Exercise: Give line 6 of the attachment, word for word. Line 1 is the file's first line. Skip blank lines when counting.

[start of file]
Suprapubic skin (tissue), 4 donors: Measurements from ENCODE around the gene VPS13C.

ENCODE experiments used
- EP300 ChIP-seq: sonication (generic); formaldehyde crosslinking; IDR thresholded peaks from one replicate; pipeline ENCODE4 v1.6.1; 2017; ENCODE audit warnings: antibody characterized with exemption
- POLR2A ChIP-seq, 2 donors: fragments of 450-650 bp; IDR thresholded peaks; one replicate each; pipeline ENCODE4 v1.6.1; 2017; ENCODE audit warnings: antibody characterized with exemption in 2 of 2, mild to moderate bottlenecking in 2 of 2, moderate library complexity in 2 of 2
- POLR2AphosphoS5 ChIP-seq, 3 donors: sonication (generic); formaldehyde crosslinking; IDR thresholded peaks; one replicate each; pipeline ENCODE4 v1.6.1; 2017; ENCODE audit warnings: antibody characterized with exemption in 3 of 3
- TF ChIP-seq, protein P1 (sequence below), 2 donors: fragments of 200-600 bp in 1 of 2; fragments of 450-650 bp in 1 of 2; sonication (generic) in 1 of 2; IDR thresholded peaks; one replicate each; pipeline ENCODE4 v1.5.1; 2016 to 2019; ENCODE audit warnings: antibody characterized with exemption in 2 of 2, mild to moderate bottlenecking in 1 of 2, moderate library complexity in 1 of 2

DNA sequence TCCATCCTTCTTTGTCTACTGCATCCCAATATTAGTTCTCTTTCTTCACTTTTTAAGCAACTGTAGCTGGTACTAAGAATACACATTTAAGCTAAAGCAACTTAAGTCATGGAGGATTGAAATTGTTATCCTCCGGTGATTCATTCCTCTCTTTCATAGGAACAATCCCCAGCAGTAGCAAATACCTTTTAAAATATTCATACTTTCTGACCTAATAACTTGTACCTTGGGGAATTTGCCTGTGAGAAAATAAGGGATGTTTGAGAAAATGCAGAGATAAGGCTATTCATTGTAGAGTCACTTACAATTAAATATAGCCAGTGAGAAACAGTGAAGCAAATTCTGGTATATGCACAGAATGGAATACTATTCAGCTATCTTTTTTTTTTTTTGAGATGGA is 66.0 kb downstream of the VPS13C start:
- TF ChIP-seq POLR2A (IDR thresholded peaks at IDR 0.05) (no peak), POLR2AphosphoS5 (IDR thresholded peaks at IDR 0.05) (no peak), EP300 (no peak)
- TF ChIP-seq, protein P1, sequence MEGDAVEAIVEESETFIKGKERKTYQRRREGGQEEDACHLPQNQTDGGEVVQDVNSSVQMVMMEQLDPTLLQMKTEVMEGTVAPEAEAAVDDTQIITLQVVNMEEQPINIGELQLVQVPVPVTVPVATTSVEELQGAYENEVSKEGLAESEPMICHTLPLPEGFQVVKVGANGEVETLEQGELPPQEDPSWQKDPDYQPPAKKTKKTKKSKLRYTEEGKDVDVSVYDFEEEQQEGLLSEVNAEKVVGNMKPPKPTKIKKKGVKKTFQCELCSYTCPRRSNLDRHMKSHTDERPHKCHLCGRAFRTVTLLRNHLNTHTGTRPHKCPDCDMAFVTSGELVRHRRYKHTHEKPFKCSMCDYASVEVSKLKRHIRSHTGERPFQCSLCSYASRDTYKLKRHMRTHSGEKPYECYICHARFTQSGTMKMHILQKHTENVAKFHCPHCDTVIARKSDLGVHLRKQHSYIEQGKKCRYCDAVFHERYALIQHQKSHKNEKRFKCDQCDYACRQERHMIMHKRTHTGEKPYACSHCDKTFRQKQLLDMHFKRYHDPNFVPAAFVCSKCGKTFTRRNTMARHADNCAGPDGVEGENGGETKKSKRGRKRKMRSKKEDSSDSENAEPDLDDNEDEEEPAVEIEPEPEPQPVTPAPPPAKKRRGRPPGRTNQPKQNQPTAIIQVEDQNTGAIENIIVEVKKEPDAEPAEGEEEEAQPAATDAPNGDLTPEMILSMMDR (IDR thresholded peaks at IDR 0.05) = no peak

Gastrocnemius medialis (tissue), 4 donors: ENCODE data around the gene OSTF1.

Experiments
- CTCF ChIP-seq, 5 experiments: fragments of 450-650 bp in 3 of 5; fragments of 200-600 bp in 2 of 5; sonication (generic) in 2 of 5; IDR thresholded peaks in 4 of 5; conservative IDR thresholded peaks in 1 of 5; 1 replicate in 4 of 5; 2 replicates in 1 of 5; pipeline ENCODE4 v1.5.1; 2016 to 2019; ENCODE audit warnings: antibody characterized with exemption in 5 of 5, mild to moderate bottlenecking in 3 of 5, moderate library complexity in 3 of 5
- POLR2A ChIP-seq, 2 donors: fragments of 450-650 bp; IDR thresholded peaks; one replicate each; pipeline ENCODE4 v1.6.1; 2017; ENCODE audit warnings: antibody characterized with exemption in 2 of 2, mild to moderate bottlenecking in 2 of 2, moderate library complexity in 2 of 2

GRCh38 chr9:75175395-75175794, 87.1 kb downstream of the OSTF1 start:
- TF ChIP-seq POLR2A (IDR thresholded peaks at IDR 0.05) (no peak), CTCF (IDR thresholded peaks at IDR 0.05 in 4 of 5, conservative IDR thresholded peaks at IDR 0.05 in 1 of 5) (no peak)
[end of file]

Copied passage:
- TF ChIP-seq, protein P1 (sequence below), 2 donors: fragments of 200-600 bp in 1 of 2; fragments of 450-650 bp in 1 of 2; sonication (generic) in 1 of 2; IDR thresholded peaks; one replicate each; pipeline ENCODE4 v1.5.1; 2016 to 2019; ENCODE audit warnings: antibody characterized with exemption in 2 of 2, mild to moderate bottlenecking in 1 of 2, moderate library complexity in 1 of 2